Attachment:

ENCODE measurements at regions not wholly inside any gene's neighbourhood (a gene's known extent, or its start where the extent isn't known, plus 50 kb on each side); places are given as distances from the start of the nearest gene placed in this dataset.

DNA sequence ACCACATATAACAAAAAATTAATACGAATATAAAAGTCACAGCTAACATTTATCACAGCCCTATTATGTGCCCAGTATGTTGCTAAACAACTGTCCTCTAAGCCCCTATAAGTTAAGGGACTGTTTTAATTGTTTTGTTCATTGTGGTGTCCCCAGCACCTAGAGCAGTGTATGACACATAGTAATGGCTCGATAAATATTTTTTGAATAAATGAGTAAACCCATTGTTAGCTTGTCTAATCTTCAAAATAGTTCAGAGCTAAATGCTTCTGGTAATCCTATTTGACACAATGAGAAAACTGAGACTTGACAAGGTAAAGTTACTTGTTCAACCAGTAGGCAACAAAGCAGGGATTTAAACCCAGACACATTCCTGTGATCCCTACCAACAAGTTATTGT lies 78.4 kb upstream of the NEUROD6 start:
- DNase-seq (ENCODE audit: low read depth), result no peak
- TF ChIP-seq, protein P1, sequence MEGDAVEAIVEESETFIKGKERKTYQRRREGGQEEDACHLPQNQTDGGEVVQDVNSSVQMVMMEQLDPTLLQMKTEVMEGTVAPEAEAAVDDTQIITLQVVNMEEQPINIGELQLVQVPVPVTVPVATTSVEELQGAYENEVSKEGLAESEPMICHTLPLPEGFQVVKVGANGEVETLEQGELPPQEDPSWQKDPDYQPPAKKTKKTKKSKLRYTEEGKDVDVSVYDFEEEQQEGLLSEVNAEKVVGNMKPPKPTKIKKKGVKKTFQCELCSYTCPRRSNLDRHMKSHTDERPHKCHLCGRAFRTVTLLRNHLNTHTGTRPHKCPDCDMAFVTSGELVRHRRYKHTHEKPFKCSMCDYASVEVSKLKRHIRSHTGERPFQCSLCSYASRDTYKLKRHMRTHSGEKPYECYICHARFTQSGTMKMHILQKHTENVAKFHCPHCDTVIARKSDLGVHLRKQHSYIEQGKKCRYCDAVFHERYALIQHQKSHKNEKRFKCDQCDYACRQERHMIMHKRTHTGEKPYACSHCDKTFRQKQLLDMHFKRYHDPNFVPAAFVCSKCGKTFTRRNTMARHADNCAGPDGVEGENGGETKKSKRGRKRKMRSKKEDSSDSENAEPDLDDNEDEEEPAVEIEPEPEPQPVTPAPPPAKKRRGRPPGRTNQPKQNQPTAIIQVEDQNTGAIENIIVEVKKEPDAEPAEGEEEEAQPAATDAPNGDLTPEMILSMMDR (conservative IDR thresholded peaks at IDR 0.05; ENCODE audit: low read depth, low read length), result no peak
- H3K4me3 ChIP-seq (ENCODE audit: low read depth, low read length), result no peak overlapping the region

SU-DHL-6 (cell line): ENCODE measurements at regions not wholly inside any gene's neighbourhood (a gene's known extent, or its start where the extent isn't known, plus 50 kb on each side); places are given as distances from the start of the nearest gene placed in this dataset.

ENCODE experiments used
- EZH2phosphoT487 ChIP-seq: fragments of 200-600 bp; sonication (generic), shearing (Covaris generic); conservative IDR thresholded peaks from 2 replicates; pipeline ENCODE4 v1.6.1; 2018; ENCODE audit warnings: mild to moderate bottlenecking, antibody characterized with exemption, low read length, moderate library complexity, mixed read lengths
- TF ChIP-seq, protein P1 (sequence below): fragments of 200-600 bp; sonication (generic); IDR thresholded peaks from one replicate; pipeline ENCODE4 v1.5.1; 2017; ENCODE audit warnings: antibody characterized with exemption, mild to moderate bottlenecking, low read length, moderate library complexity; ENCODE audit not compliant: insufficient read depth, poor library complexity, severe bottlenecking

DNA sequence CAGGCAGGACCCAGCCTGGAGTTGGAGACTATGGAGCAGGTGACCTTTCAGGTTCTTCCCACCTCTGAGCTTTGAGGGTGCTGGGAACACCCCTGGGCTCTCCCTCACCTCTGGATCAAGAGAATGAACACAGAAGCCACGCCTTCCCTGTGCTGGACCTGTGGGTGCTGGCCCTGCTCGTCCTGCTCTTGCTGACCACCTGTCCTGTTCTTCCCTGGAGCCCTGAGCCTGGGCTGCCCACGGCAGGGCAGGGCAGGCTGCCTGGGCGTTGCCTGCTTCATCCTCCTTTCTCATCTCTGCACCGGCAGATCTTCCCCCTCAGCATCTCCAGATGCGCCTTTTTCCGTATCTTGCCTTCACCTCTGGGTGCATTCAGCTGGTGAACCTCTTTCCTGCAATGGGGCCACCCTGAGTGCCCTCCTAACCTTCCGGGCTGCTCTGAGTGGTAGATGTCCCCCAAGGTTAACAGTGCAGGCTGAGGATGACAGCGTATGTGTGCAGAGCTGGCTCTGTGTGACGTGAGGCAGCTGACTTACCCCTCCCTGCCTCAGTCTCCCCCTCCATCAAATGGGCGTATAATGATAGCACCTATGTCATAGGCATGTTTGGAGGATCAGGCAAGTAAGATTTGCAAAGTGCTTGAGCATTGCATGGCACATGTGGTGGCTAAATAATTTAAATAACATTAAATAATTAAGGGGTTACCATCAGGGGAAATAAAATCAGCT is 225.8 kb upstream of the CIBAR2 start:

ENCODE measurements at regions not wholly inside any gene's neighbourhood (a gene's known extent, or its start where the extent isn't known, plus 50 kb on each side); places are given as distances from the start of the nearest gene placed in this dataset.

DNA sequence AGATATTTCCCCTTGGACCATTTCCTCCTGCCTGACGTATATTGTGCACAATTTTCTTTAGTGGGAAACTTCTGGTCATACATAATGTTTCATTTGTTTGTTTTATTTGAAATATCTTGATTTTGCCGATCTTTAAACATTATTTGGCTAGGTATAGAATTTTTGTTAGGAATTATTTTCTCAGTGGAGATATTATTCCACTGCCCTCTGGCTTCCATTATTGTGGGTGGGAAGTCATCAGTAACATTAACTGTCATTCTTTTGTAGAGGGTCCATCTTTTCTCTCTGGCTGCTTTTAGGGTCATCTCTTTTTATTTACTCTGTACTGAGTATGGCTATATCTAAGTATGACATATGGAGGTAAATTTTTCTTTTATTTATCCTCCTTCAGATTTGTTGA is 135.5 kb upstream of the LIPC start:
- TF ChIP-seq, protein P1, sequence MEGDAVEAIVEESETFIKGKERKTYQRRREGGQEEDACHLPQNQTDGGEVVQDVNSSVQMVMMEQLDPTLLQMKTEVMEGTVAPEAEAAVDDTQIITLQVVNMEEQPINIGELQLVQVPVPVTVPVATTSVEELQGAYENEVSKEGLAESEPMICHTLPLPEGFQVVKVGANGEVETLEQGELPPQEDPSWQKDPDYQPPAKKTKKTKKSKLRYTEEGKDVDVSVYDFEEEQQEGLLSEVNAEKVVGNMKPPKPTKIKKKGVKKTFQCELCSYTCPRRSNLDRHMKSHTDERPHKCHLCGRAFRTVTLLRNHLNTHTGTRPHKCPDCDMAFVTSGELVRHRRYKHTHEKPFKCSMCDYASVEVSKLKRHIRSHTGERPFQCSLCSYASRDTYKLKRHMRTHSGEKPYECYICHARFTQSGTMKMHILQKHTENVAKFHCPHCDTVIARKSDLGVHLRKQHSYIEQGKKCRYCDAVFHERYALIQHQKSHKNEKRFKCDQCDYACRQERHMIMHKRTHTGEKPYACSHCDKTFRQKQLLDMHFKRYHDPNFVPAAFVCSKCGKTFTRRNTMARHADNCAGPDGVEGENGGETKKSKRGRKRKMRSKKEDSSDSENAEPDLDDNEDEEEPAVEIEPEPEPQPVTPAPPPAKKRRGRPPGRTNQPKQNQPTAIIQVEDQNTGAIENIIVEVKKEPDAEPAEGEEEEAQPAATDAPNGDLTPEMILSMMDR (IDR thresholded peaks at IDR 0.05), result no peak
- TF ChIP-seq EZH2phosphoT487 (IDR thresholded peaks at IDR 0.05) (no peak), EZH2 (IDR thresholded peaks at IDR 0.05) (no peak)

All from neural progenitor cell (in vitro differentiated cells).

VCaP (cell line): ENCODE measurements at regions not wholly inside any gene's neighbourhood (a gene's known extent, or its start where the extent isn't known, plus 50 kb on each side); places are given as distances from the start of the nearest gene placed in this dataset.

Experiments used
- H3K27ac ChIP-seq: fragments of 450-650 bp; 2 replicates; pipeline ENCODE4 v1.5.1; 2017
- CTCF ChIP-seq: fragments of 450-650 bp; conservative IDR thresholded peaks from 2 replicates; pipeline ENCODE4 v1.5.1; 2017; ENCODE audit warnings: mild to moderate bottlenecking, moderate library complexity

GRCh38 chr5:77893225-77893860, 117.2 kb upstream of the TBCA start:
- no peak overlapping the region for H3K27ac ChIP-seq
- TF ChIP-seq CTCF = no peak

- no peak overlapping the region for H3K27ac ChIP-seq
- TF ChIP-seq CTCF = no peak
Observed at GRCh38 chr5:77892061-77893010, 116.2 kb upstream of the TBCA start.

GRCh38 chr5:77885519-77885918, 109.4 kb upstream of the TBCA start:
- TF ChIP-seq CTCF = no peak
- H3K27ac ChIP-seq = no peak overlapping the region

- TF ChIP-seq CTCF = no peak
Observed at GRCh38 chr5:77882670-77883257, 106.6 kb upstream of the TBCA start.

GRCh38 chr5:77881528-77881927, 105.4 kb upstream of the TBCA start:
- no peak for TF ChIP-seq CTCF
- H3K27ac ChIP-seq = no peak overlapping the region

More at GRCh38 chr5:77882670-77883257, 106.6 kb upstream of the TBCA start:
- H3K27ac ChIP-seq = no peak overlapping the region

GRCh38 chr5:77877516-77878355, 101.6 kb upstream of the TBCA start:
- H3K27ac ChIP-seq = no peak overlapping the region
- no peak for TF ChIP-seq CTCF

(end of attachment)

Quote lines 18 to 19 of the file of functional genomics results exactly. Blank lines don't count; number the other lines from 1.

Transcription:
- H3K27ac ChIP-seq: fragments of 450-650 bp; 2 replicates; pipeline ENCODE4 v1.5.1; 2017
- CTCF ChIP-seq: fragments of 450-650 bp; conservative IDR thresholded peaks from 2 replicates; pipeline ENCODE4 v1.5.1; 2017; ENCODE audit warnings: mild to moderate bottlenecking, moderate library complexity